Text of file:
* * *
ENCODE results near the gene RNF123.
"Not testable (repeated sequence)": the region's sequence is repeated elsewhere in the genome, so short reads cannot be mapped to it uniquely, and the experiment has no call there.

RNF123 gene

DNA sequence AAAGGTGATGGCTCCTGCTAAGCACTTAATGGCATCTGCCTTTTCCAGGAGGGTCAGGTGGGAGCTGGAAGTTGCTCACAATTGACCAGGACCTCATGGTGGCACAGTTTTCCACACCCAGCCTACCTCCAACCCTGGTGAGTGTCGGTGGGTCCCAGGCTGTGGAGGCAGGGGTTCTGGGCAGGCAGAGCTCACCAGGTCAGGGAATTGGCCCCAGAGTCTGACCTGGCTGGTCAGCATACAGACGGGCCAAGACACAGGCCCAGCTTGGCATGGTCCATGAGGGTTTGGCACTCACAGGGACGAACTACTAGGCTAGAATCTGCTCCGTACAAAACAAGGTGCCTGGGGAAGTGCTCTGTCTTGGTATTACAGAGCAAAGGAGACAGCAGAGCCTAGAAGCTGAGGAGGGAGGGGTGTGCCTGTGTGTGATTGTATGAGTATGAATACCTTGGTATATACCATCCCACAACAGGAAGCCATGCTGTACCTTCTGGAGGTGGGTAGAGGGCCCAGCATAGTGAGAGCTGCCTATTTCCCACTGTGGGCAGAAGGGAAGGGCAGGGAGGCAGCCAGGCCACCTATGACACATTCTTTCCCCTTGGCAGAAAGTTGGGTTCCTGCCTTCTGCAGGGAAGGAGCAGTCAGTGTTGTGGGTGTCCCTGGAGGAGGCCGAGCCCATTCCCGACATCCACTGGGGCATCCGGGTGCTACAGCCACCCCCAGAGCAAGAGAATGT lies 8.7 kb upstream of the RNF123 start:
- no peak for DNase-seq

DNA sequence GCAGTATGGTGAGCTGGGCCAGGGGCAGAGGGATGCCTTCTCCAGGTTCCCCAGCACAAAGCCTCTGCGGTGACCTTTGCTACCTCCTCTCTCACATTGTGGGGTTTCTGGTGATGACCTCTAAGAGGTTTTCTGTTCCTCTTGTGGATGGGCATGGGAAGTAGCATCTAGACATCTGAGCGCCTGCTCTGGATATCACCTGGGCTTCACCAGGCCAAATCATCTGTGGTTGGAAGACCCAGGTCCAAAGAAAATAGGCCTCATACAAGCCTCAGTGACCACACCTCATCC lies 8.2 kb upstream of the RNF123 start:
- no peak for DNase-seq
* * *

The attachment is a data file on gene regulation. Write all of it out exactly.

ENCODE results near the gene RNF123.
"Not testable (repeated sequence)": the region's sequence is repeated elsewhere in the genome, so short reads cannot be mapped to it uniquely, and the experiment has no call there.

RNF123 gene

DNA sequence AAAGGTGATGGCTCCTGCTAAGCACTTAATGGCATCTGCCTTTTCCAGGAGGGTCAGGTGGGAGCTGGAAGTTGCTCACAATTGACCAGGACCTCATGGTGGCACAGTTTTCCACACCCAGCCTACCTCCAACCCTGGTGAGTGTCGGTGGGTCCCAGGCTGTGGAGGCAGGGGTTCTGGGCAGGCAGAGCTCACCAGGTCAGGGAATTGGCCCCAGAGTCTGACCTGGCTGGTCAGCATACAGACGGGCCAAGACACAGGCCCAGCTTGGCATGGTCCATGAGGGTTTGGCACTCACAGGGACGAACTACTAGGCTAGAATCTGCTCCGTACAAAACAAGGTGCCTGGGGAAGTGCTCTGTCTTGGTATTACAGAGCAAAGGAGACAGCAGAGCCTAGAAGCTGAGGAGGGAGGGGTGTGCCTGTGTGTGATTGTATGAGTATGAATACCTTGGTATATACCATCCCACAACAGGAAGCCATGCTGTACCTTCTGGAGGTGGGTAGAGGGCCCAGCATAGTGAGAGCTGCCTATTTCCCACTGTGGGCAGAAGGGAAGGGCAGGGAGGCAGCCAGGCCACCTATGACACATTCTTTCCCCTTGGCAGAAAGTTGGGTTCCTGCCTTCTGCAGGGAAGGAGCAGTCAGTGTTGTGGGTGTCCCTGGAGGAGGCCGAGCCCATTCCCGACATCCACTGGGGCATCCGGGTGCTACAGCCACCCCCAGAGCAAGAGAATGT lies 8.7 kb upstream of the RNF123 start:
- no peak for DNase-seq

DNA sequence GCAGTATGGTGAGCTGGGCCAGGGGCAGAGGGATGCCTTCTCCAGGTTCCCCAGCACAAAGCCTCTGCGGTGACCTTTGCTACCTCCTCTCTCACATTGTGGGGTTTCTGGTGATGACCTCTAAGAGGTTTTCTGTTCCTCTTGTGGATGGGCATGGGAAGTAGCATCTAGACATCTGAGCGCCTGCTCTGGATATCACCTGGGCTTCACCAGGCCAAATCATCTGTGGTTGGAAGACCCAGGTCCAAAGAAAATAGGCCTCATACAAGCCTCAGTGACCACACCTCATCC lies 8.2 kb upstream of the RNF123 start:
- no peak for DNase-seq